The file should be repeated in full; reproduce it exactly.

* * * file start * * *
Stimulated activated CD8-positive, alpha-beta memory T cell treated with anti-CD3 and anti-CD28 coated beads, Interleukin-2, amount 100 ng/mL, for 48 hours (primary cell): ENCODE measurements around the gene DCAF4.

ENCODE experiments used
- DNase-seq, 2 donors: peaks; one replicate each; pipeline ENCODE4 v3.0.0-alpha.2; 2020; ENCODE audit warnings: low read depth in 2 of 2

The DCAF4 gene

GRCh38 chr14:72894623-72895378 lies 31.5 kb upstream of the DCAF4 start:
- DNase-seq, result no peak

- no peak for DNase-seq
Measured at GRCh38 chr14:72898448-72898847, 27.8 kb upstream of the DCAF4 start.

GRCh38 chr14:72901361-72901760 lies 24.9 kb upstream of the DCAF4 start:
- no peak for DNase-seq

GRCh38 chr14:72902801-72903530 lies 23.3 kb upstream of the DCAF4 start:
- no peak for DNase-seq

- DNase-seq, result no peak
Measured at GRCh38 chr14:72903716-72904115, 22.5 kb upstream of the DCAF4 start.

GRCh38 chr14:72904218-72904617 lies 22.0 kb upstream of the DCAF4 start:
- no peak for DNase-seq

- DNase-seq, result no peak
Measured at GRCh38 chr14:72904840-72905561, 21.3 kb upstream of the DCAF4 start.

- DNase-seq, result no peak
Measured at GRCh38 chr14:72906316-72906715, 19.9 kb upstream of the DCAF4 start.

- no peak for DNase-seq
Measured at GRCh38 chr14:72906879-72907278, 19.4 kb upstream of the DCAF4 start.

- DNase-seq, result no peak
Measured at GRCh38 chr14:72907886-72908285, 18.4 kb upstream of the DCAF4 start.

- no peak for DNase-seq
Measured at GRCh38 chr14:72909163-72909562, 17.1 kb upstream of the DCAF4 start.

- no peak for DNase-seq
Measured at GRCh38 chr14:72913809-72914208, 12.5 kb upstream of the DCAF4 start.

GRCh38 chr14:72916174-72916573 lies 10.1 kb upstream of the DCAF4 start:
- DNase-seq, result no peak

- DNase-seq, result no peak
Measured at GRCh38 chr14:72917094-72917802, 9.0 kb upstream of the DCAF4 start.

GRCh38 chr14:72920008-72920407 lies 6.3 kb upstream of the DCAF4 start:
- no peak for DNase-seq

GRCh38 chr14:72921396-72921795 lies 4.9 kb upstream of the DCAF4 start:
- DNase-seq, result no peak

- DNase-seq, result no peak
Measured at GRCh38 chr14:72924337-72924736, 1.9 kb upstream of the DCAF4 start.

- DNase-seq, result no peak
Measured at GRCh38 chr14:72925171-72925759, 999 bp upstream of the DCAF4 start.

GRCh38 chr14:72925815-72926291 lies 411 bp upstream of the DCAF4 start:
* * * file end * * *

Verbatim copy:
Stimulated activated CD8-positive, alpha-beta memory T cell treated with anti-CD3 and anti-CD28 coated beads, Interleukin-2, amount 100 ng/mL, for 48 hours (primary cell): ENCODE measurements around the gene DCAF4.

ENCODE experiments used
- DNase-seq, 2 donors: peaks; one replicate each; pipeline ENCODE4 v3.0.0-alpha.2; 2020; ENCODE audit warnings: low read depth in 2 of 2

The DCAF4 gene

GRCh38 chr14:72894623-72895378 lies 31.5 kb upstream of the DCAF4 start:
- DNase-seq, result no peak

- no peak for DNase-seq
Measured at GRCh38 chr14:72898448-72898847, 27.8 kb upstream of the DCAF4 start.

GRCh38 chr14:72901361-72901760 lies 24.9 kb upstream of the DCAF4 start:
- no peak for DNase-seq

GRCh38 chr14:72902801-72903530 lies 23.3 kb upstream of the DCAF4 start:
- no peak for DNase-seq

- DNase-seq, result no peak
Measured at GRCh38 chr14:72903716-72904115, 22.5 kb upstream of the DCAF4 start.

GRCh38 chr14:72904218-72904617 lies 22.0 kb upstream of the DCAF4 start:
- no peak for DNase-seq

- DNase-seq, result no peak
Measured at GRCh38 chr14:72904840-72905561, 21.3 kb upstream of the DCAF4 start.

- DNase-seq, result no peak
Measured at GRCh38 chr14:72906316-72906715, 19.9 kb upstream of the DCAF4 start.

- no peak for DNase-seq
Measured at GRCh38 chr14:72906879-72907278, 19.4 kb upstream of the DCAF4 start.

- DNase-seq, result no peak
Measured at GRCh38 chr14:72907886-72908285, 18.4 kb upstream of the DCAF4 start.

- no peak for DNase-seq
Measured at GRCh38 chr14:72909163-72909562, 17.1 kb upstream of the DCAF4 start.

- no peak for DNase-seq
Measured at GRCh38 chr14:72913809-72914208, 12.5 kb upstream of the DCAF4 start.

GRCh38 chr14:72916174-72916573 lies 10.1 kb upstream of the DCAF4 start:
- DNase-seq, result no peak

- DNase-seq, result no peak
Measured at GRCh38 chr14:72917094-72917802, 9.0 kb upstream of the DCAF4 start.

GRCh38 chr14:72920008-72920407 lies 6.3 kb upstream of the DCAF4 start:
- no peak for DNase-seq

GRCh38 chr14:72921396-72921795 lies 4.9 kb upstream of the DCAF4 start:
- DNase-seq, result no peak

- DNase-seq, result no peak
Measured at GRCh38 chr14:72924337-72924736, 1.9 kb upstream of the DCAF4 start.

- DNase-seq, result no peak
Measured at GRCh38 chr14:72925171-72925759, 999 bp upstream of the DCAF4 start.

GRCh38 chr14:72925815-72926291 lies 411 bp upstream of the DCAF4 start: